Introduction: Ibrutinib (Ibr) is a kinase inhibitor (KI) indicated for treating CLL. Clinical trials that led to its approval showed that its unique side effects differ from traditional chemotherapy toxicities. We previously reported (Mato et al, ASH 2015) that intolerance was the most common reason for discontinuation of Ibr in 123 patients treated in a real world setting. Whether reasons for discontinuation reported in clinical trials mirror those encountered in the real world is unknown and has not been studied. Therefore, we conducted a retrospective analysis of 621 CLL patients treated with Ibr either on clinical studies or commercially. We aimed to compare the type and frequency of toxicities reported in either setting, assess discontinuation rates, and evaluate outcomes.

Patients and Methods: This multicenter, retrospective analysis included Ibr-treated CLL patients at 9 US cancer centers or the Connect® CLL Registry. We examined demographics, dosing, discontinuation rates and reasons, toxicities, and outcomes. The primary endpoint was progression-free survival (PFS) (time from KI treatment to progression, death or last f/u) as determined by the Kaplan Meier method. Comparisons of outcomes data were made using the log rank (LR) test. All other comparisons were descriptive.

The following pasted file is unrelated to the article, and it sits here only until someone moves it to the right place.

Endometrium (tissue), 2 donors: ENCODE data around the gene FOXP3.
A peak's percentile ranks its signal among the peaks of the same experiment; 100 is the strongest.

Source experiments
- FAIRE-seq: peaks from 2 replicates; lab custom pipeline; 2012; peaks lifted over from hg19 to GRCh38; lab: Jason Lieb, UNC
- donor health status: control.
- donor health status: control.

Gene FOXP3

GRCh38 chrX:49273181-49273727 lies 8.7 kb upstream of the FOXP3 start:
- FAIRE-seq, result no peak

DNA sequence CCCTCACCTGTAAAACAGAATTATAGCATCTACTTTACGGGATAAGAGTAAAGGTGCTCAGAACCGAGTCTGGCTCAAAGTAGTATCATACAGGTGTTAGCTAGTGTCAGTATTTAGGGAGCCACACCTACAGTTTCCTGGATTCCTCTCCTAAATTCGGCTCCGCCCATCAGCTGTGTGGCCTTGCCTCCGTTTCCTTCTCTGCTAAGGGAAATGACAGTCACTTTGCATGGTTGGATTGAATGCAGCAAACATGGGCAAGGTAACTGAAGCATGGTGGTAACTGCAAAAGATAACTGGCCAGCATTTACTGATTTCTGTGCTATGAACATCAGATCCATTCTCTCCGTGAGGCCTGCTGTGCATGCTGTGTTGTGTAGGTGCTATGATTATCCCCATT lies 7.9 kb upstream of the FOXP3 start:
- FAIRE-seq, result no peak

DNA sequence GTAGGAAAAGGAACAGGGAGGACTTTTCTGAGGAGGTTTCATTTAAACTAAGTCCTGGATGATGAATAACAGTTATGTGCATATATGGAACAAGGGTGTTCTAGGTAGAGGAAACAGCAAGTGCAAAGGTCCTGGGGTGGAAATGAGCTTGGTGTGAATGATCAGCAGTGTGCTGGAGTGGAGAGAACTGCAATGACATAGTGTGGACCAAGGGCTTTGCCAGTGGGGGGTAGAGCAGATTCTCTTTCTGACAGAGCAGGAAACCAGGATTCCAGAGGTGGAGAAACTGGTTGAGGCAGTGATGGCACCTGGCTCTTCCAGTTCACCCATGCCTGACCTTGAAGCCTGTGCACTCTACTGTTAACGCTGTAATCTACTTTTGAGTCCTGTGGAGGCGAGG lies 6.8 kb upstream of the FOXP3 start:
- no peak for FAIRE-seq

Results: 621 patients treated with Ibr were identified. Table 1 includes available baseline characteristics stratified by line of therapy. A total of 546 (88%) patients were treated with commercial drug. Clinical trial patients were younger (median age 57 vs. 61 years), had a longer time from diagnosis to Ibr (median 85 vs. 72 months) and were more consistently initiated at 420 mg daily (100% vs. 89%). With a median f/u of 14.5 months, the Ibr discontinuation rate was estimated to be 42% (median time to Ibr discontinuation was 7 months). Reasons for discontinuation are listed in table 2. Notably, Ibr toxicity was the most common reason for discontinuation in all settings. Ibr starting dose (420 mg daily vs. < 420 mg daily) did not impact the proportion of patients who discontinued Ibr due to toxicity (51% vs. 50%). In relapsed CLL, the 5 most common Ibr-related toxicities as a reason for discontinuation included: atrial fibrillation (12.3%), infection (10.7%), pneumonitis (9.9%), bleeding (9%), and diarrhea (6.6%). In front line CLL, the 3 most common Ibr-related toxicities as a reason for discontinuation included arthralgia (41.6%), atrial fibrillation (25%), and rash (16.7%). Median times to discontinuation by toxicity were as follows: bleeding (8 months), diarrhea (7.5 months), atrial fibrillation (7 months), infection (6 months), arthralgia (5 months), pneumonitis (4.5 months), and rash (3.5 months). Median PFS and OS for the entire cohort were 35 months and not reached (median f/u 17 months) respectively. Figure 1 describes PFS for Ibr treated patients stratified by line of therapy (A), reason for discontinuation (B), clinical trial participation (C) and depth of response (D). In a multivariable model, complex karyotype was validated as an independent predictor of PFS (HR 1.6, CI 1.1-2.5 p=.04) but not OS (HR 1.6, CI .9-3.1 p=.1).